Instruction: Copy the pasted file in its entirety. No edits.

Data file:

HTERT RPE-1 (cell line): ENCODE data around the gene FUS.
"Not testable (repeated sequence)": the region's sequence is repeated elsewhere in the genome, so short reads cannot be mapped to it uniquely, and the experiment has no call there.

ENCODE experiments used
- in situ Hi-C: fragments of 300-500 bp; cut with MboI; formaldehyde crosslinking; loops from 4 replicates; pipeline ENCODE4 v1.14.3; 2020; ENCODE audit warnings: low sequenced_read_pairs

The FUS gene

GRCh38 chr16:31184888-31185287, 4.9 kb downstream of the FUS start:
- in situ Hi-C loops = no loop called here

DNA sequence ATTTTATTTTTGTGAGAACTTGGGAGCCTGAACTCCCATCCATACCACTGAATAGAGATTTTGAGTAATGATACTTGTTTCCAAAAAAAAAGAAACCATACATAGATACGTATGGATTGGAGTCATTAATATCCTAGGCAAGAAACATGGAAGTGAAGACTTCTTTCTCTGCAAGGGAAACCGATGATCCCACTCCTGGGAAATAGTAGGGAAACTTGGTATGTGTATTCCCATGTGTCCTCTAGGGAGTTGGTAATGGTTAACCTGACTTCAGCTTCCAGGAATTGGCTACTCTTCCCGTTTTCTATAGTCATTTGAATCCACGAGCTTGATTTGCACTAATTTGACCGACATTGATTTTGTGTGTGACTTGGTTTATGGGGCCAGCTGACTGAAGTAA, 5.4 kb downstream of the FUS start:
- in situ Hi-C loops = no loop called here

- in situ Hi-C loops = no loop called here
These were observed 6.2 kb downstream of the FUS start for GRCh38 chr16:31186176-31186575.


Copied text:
HTERT RPE-1 (cell line): ENCODE data around the gene FUS.
"Not testable (repeated sequence)": the region's sequence is repeated elsewhere in the genome, so short reads cannot be mapped to it uniquely, and the experiment has no call there.

ENCODE experiments used
- in situ Hi-C: fragments of 300-500 bp; cut with MboI; formaldehyde crosslinking; loops from 4 replicates; pipeline ENCODE4 v1.14.3; 2020; ENCODE audit warnings: low sequenced_read_pairs

The FUS gene

GRCh38 chr16:31184888-31185287, 4.9 kb downstream of the FUS start:
- in situ Hi-C loops = no loop called here

DNA sequence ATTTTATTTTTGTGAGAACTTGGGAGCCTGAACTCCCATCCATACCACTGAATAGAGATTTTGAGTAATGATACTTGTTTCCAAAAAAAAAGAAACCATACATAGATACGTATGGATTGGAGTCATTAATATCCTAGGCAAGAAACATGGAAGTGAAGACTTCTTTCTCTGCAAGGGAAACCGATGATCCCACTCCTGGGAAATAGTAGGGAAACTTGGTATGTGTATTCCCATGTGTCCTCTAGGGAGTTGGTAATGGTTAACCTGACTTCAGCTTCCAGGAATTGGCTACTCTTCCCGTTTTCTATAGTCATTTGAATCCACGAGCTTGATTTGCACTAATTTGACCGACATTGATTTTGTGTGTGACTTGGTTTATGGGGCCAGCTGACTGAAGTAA, 5.4 kb downstream of the FUS start:
- in situ Hi-C loops = no loop called here

- in situ Hi-C loops = no loop called here
These were observed 6.2 kb downstream of the FUS start for GRCh38 chr16:31186176-31186575.